MICHAEL R. BLOOD / AP Political Writer
President Joe Biden and Vice President Kamala Harris jointly endorsed U.S. Rep. Karen Bass on Tuesday to become the next mayor of Los Angeles, providing a boost to her campaign against billionaire developer Rick Caruso and cementing her place as the favorite of the Democratic establishment.
In a statement, Biden and Harris said they were eager to work with Bass and her “innovative strategies” to deal with the city’s homeless crisis and rising crime rates.
“Karen Bass has our friendship, and she has earned our respect through her leadership in Congress on crime prevention strategies, effective and fair policing, and the welfare of children and families,” Biden and Harris said.
The endorsement was not a surprise. Bass was on Biden’s short list when he was selecting a vice president and Harris, a fellow Californian, has known the congresswoman for years.
Bass — a favorite of the party’s progressive wing — could become the first woman to hold the city’s top job, and the second Black person.
Elections rarely turn on endorsements, but Bass has locked up an extensive list of prominent Democratic supporters, including Hillary Clinton, House Speaker Nancy Pelosi and Massachusetts Sen. Elizabeth Warren.
The show of big-name support from within the party — paired with prominent labor backing — will be an asset in the heavily Democratic city, where Republicans account for only 13% of registered voters.
Los Angeles has been struggling with an unchecked homeless crisis, distress over brazen smash-and-grab robberies and home invasions while rents and housing prices have soared. At issue is whether voters in the liberal-leaning city might take a political right turn and embrace the moderate Caruso, who was endorsed by the police union and is promising to expand the Los Angeles Police Department.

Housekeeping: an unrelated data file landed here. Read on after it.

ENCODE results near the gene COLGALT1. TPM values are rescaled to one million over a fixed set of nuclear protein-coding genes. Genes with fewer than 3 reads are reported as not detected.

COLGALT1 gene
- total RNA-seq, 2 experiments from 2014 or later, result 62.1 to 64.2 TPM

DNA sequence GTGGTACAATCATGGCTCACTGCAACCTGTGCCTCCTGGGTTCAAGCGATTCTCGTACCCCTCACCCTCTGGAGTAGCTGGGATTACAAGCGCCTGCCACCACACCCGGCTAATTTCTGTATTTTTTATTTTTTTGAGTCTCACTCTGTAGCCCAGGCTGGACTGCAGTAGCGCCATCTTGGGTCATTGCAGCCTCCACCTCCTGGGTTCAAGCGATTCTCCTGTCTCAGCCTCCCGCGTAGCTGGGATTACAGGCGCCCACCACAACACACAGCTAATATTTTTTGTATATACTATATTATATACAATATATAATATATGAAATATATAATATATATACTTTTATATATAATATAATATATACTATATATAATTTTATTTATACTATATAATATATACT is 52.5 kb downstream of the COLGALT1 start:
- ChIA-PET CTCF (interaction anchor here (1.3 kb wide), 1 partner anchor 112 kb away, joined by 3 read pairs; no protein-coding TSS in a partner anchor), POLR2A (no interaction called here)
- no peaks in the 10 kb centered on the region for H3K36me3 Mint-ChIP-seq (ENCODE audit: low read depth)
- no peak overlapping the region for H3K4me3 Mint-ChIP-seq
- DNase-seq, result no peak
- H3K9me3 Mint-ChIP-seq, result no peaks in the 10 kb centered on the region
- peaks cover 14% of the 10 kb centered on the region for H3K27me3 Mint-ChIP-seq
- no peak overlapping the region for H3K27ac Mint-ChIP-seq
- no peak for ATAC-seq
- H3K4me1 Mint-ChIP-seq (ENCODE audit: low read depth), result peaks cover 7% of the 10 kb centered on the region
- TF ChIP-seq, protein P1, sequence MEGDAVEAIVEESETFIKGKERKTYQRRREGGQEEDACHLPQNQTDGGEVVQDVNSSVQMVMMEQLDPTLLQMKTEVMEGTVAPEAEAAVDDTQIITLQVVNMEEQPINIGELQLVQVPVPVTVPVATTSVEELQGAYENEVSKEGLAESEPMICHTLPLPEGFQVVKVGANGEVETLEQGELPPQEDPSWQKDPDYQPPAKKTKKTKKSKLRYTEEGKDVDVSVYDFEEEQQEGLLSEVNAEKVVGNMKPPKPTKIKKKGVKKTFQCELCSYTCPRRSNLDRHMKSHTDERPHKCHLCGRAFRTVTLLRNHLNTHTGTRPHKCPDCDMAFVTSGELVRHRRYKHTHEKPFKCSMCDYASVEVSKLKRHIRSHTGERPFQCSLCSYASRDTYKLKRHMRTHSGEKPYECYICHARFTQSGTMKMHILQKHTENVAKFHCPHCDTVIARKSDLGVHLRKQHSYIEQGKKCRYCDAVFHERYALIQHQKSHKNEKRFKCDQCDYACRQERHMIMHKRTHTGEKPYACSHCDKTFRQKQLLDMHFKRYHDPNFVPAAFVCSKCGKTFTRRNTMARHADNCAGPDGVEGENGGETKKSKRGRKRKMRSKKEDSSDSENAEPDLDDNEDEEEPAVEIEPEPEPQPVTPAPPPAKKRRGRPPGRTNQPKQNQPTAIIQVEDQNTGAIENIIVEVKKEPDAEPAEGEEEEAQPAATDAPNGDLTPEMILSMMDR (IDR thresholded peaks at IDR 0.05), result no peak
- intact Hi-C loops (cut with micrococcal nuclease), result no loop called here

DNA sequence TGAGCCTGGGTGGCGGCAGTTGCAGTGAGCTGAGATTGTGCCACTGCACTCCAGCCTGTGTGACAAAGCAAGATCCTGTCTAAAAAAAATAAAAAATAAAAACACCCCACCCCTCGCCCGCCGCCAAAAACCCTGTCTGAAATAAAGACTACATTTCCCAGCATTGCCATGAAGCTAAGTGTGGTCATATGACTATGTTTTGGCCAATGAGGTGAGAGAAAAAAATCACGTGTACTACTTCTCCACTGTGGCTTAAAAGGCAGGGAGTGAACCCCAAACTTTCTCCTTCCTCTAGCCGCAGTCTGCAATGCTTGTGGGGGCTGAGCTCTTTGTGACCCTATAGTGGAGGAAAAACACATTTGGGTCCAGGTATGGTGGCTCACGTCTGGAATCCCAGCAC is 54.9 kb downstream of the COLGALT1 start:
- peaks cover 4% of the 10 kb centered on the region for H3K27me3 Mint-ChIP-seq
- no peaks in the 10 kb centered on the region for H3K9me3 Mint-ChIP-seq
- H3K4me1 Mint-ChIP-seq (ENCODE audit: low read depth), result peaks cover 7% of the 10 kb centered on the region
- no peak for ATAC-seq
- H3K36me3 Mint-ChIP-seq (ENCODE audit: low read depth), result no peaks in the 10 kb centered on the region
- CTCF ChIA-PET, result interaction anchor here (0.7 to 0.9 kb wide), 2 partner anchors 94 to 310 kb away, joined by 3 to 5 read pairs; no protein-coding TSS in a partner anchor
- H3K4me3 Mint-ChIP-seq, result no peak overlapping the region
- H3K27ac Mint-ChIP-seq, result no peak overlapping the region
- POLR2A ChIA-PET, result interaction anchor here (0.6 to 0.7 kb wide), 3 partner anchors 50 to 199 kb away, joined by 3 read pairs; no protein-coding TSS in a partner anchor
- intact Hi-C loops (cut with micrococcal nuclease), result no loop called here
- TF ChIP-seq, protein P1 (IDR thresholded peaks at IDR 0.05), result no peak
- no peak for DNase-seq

In a tweet, Caruso responded that endorsements would not conceal what he called the congresswoman’s “record of failing to address L.A.’s homelessness, public safety, and corruption. These endorsements have absolutely nothing to do with what this campaign is really about.”
“L.A. needs fresh leadership,” Caruso added. “The same old from establishment politicians won’t stop this city from sliding into an even more desperate situation.”
In his first run for public office, Caruso has picked up some celebrity backing, including from Snoop Dogg and Gwyneth Paltrow.
So far, Caruso has spent more than $40 million on the race, much of it his own money. Bass led the field by a comfortable margin in the June primary, setting up a November runoff with Caruso, the second-place finisher.
Caruso, who is known for building high-end malls, is a political shape-shifter who calls himself a “centrist, pro-jobs, pro-public safety Democrat.”
According to government records, he was a Republican for over two decades before becoming an independent in 2011. Caruso changed back to Republican in 2016 — a year when he served as California campaign co-chair for Republican John Kasich’s presidential bid — and then to independent again in 2019. He became a Democrat shortly before entering the mayor’s race in February.